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Physical Wellness Concepts for Wellness Counselling Students

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On the road to overall health and wellness, physical wellness is an important component. Body awareness, posture, exercise, body image, and nutrition are just some of the key components of physical wellness. All these facets play an important role in helping individuals achieve fulfilled, happy, and empowered lives. As a future professional wellness counsellor, you can use the knowledge you gain during your wellness counsellor training to help your clients thrive.

Read on to learn more about three key physical wellness concepts.

Students Earning a Diploma in Wellness Counselling Learn About Mindfulness Practices and Yoga

It’s no secret that yoga and related mindfulness practices are powerful techniques with immense benefits, which is why you will practice mindfulness and meditation as you prepare to become a wellness counsellor.

Studies have shown that yoga and related practices have a direct impact on physical health (Harvard Health Publications, 2015). In fact, according to one study, “people who practiced yoga for at least 30 minutes once a week for at least four years, gained less weight during middle adulthood” (Harvard Health Publications, 2015). Yoga and related practices are known to have a positive impact on muscle strength, endurance, and cardiovascular health (Harvard Health Publications, 2015).

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Yoga offers many physical and cognitive benefits

In addition to the physical benefits that come with regular yoga practice, there are mental and cognitive ones as well. A recent study looked at 133 older adults between the ages of 53 and 96 (Goyanes, 2017). It discovered that the individuals who performed 30 minutes of yoga twice weekly for a month experienced cognitive improvements (Goyanes, 2017). Yoga can also help decrease stress, anxiety, and depression (Goyanes, 2017).

Somatic Therapy Is an Important Physical Wellness Concept

Traumatic life experiences can have a real impact on an individual’s physical wellness. Somatic therapy looks at the relationship between the body and the mind, and how trauma symptoms are related to disruptions to the autonomic nervous system (ANS). Once you earn your diploma in wellness counselling, you may notice that clients’ trauma symptoms can present as pain, hormone imbalances, digestive issues, and other physical symptoms (Khan, 2016).

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Using somatic therapy, you can help your clients track and understand their physical symptoms

Somatic therapy involves working with your clients to help them track and monitor any physical symptoms of distress. As a wellness counsellor, you can provide your clients with methods for releasing any tension or pain built up in their bodies, which in turn will help them let go of past traumatic experiences. Somatic therapy techniques can include breathing and voice work, physical movement, and massage (Good Therapy, 2016).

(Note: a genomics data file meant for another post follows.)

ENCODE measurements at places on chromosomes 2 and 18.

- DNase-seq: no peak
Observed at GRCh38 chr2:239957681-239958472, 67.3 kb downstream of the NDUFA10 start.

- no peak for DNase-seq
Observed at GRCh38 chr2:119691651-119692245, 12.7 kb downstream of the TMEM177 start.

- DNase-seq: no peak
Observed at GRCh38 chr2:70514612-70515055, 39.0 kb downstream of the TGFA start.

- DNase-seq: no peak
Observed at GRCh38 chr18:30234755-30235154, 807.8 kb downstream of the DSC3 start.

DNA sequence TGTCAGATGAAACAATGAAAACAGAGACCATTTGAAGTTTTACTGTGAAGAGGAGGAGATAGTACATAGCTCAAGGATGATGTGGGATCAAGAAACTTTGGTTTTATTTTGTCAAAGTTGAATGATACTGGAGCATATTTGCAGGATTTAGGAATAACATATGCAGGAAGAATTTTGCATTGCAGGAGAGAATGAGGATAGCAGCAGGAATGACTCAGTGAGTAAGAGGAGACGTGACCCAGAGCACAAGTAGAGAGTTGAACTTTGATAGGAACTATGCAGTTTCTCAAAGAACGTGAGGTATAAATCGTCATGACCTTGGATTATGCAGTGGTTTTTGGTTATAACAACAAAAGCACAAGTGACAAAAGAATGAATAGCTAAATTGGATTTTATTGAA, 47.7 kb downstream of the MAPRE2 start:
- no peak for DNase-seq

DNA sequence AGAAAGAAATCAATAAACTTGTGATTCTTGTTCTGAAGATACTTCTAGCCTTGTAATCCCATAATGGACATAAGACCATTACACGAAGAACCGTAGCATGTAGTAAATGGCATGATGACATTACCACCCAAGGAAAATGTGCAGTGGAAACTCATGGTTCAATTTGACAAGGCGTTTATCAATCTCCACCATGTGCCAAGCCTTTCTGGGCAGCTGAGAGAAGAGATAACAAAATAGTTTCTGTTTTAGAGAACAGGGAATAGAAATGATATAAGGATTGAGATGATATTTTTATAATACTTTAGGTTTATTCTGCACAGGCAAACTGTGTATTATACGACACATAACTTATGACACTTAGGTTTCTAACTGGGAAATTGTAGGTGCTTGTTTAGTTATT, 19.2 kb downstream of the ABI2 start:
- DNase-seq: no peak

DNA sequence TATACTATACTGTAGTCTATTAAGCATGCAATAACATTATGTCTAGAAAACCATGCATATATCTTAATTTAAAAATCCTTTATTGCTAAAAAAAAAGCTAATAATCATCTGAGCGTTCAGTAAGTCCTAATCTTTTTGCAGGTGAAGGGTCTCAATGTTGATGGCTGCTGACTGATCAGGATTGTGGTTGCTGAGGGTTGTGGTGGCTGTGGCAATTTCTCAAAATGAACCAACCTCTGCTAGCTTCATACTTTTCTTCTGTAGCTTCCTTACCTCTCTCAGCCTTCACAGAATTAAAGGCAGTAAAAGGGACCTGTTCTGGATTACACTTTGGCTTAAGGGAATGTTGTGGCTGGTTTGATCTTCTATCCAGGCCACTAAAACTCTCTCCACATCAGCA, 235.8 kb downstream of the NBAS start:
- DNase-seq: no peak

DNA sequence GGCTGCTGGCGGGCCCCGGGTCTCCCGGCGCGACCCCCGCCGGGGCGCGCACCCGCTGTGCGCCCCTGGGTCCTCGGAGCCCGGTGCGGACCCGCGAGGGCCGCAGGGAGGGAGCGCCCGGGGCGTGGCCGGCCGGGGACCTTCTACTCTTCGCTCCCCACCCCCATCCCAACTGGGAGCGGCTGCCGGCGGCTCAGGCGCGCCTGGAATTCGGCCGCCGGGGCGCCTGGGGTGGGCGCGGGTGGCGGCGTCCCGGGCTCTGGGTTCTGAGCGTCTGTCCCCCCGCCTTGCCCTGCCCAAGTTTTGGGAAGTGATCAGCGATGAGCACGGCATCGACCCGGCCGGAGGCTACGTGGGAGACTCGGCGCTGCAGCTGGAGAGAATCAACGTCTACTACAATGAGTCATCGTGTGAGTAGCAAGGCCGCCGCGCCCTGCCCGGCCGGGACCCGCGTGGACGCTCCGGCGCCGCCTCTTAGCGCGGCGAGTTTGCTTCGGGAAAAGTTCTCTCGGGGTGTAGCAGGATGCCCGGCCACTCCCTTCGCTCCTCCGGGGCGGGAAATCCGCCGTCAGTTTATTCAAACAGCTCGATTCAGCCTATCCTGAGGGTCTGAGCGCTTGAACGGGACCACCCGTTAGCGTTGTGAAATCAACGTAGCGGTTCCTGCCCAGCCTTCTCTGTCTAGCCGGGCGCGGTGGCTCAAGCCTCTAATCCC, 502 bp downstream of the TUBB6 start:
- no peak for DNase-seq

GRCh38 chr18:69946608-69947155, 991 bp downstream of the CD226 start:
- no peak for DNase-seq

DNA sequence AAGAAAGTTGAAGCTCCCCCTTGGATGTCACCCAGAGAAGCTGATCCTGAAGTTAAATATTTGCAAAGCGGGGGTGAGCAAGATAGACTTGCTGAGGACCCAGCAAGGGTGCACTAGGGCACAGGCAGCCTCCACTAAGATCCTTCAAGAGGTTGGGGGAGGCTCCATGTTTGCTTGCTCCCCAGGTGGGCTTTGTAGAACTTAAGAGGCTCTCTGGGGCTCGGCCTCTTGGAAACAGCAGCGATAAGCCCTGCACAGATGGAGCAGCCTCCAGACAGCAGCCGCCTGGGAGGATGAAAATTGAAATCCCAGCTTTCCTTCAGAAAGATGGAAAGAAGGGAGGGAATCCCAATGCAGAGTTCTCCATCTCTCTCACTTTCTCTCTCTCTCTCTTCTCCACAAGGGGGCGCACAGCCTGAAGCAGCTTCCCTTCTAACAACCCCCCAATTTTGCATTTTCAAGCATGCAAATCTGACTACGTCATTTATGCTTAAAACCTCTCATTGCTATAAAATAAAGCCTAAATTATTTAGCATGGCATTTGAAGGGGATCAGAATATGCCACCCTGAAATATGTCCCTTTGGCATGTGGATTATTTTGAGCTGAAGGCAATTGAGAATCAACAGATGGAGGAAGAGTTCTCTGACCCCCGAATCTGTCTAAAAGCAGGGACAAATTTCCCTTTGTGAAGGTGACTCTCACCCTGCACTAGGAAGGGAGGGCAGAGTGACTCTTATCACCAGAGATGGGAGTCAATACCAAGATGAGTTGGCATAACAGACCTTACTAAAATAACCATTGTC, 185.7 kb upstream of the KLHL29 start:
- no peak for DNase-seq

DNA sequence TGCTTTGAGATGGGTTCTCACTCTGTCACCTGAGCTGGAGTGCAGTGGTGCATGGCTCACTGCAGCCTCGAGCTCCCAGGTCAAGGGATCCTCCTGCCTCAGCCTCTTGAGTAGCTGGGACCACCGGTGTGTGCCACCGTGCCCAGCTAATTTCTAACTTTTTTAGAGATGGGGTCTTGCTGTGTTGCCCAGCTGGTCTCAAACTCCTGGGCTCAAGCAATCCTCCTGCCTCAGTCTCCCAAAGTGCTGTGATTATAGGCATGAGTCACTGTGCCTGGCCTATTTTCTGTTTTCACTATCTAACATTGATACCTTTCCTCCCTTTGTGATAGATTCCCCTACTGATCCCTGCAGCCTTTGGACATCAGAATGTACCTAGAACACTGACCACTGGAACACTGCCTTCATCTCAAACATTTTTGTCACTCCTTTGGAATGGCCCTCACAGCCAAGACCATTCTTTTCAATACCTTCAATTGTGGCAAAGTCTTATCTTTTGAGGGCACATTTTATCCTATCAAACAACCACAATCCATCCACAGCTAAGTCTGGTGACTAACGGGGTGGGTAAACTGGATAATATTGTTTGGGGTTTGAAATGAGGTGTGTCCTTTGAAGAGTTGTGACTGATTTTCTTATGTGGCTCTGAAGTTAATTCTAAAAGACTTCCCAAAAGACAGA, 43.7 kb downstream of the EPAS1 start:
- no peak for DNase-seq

Students Earning a Diploma in Wellness Counselling Learn About Body Work and Postural Alignment

Posture has a direct impact on our physical and mental wellness. In fact, studies have shown that posture exercises can decrease stress, improve self-confidence and esteem levels, and increase positive thinking (Larkin, 2015). Postural alignment therapy works with gravity and the natural weight of an individual’s body to strengthen and improve balance and alignment, and naturally reduce body pain (Berry, 2014).

The theory behind posture alignment therapy is based on the fact that the human body has eight loading-bearing joints: ankles, knees, hips, and shoulders, and when these joints get out of line, they can cause discomfort. In order to help your clients improve their postural alignment, you can teach them a simple set of exercises and stretches to help reset their body’s alignment (Berry, 2014).

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Works Cited

Berry, M. (2014). Destroy Pain And Physical Limitation With Posture Alignment Therapy. Retrieved from https://breakingmuscle.com/learn/destroy-pain-and-physical-limitation-with-posture-alignment-therapy

Good Therapy. (2016, August 15). Somatic Psychotherapy. Retrieved from http://www.goodtherapy.org/learn-about-therapy/types/somatic-psychotherapy

Goyanes, C. (2017, June 8). The New Science on the Health Benefits of Yoga. Retrieved from http://www.sonima.com/yoga/health-benefits-of-yoga/

Harvard Health Publications. (2015, February). Yoga – Benefits Beyond the Mat. Retrieved from http://www.health.harvard.edu/staying-healthy/yoga-benefits-beyond-the-mat

Khan, K. (2016, June 10). How Somatic Therapy Can Help Patients Suffering from Psychological Trauma. Retrieved from https://psychcentral.com/blog/archives/2014/09/12/how-somatic-therapy-can-help-patients-suffering-from-psychological-trauma/

Larkin, Marilynn (2015, July). A wellness approach to posture: feeling the impact. The Journal on Active Aging 48-52.

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Rhodes Wellness College is regulated by the Private Training Institutions Branch (PTIB) of the Ministry of Advanced Education and Skills Training.

Designated B.C. Private Training Institutions Branch & Shield Design mark is a certification mark owned by the Government of British Columbia and used under licence. To view our college’s PTIB “Designation Certificate”, please click here